Sunday, 31 March 2013
Could Bessler have found a better path in which to successfully sell his machine?
I was musing on the problems Bessler must have contemplated once he had first completed his wheel. Considering his lowly position on the social ladder, he faced an uphill task to attract the right kind of attention to his new machine in order to find a potential buyer. I cannot think of any other avenue which might lead to success other than the one he took, which was to display the wheel turning.
The reactions to this event were predictable, but he did not work out how to improve the effect, until he met Gottfried Leibniz, who visited him on two occasions and I imagine the discussions were roughly of this nature.
During the first meeting, having throughly examined the wheel and asked many questions and probably not received the politest of responses, Leibniz left to continue his journey, but returned subsequently with some helpful advice. I say this about the second visit because there was no other reason for Leibniz's return. He had completed his examination of the machine during his first visit and there was nothing more to be done other than to repeat the same tests.
I think that the old man first told Bessler that showing a wheel turning, but not doing anything other than move some stampers wasn't convincing and he had to show it doing proper work, such as raising a heavy weight or turning an archimedes screw. People had to relate the wheel's use to something who's value they could easily appreciate.
Secondly he told Bessler that having the wheel mounted on two sets of supports and demonstrating the wheel on first one then the other, while allowing examination of both sets before and after, would greatly improve people's trust in his claim that there was no trickery involved.
Thirdly he asked if Bessler could build a wheel which could turn in either direction, that would make the suggestion that it was driven by clockwork harder to make stick.
Fourthly, he suggested that an endurance test of several days, during which the machine was made to run continuously, would convince those who still doubted that it was worth the money being asked. This arrangement would be best carried out in a princely castle where proper scrutiny could be arranged. This was suggested by Leibniz to Moritz-Wilhelm, Duke of Zeitz, a cousin of Karl of Hesse-Kassel, and a regular correspondent of Leibniz. His exact words to one member of the Court, "I advised him [Bessler] to arrange a test in which his machine would be run for several weeks with all possible precautions taken to exclude any suspicion of fraud."
Moritz-Wilhelm was unwilling to commit himself to overseeing an endurance test lasting some weeks but did agree to carry out an official examination of the wheel including three of Liebniz's suggestions. Many important people were invited to the demonstration including Liebniz's former pupil, professor Christian Wolff. This examination did expand the inventor's fame and eventually resulted in his move to Kassel where he came under the protection of Karl the Landgrave of Hesse.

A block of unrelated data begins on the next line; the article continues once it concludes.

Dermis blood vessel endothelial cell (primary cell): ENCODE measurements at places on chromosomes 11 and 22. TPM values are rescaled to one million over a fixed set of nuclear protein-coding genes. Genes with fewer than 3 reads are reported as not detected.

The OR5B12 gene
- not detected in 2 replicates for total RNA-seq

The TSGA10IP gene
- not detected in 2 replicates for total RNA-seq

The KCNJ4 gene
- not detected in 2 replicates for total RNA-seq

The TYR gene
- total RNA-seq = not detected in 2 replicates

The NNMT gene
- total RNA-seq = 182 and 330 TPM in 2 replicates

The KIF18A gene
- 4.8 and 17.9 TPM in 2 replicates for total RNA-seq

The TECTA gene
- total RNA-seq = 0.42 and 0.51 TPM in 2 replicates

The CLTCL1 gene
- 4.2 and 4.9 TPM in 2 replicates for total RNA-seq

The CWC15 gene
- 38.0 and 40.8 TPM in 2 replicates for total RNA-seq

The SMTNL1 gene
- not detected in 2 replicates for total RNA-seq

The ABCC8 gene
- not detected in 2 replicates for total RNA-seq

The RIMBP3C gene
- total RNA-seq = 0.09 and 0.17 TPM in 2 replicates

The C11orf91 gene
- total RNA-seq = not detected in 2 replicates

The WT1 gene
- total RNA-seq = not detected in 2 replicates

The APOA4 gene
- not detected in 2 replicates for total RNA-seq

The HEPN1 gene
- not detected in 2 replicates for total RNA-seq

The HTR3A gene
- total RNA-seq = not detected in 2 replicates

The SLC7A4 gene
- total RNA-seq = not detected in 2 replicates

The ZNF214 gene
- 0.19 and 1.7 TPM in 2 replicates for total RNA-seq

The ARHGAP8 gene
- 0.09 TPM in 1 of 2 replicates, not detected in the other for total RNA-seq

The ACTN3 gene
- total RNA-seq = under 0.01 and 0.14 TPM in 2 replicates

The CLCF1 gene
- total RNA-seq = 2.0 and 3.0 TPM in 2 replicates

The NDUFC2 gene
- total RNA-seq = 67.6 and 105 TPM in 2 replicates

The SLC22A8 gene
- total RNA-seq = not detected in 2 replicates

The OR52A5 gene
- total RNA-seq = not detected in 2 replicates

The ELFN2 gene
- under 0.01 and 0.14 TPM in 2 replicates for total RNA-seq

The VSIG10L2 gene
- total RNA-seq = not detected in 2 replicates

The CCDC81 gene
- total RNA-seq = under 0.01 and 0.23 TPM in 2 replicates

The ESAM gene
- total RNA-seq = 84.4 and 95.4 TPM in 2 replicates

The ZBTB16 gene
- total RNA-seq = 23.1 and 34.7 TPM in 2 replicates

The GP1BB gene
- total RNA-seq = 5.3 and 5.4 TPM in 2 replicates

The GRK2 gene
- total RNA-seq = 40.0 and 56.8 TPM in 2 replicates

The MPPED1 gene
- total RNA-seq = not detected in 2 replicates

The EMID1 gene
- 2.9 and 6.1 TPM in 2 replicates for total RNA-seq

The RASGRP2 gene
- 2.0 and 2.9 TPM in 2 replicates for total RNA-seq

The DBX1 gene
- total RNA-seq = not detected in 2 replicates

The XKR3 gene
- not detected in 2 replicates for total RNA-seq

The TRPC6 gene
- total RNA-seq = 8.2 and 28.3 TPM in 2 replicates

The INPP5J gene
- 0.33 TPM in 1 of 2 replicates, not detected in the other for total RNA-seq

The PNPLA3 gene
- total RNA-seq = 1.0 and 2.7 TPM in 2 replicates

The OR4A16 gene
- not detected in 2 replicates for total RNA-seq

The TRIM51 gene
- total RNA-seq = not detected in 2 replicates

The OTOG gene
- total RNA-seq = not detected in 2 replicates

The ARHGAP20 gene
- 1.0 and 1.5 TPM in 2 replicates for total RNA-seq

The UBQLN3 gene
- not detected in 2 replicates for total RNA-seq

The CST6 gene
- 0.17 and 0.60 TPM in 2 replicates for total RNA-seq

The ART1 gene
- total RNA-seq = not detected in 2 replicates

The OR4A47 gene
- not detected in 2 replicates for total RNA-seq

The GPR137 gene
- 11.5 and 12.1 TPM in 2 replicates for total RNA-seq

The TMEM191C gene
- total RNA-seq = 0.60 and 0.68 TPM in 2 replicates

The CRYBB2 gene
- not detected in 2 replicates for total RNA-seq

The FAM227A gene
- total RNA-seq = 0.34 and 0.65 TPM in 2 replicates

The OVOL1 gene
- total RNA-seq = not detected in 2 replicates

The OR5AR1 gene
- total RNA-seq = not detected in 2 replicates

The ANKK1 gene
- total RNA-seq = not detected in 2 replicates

I believe it that Liebniz's final suggestion was the most important one, which created the new situation. He told Bessler that if he really wanted to be taken seriously he must allow an important prince to examine the interior of the wheel so that he could state unequivocally, "this machine is genuine and I have seen it and tested it and I say so with all the authority of my position and rank". This prince, Liebniz said, had to have a reputation of complete honesty and be independently wealth, thus be beyond bribery. He suggested Karl was the ideal candidate.
It becomes clear that Bessler followed the advice given him by Gottfrried Leibniz. He designed the demonstration so as to rule out every possible accusation of cheating; made it run both ways to rule out clockwork mechanisms, had a second set of supports so that peope could examine each set; made it do proper work rather than just making it spin, by lifting a heavy weight, and turn an archimedes screw; and finally make it managed to arrange an endurance test certified by an honest host.
I can see parallels in Bessler's life which might apply today. Even if someone succeeds in reconstructing Bessler's wheel if he or she wishes to patent the device they are in effect sharing that information with an honest broker, just as Bessler did with Karl. Of course if you don't wish to go the patent route - and myself and some others would prefer not to have to patent - then there is no problem with sharing your secret.
Was there anything Bessler could have done differently, given his low status and lack of funds, which might have helped him on to success?
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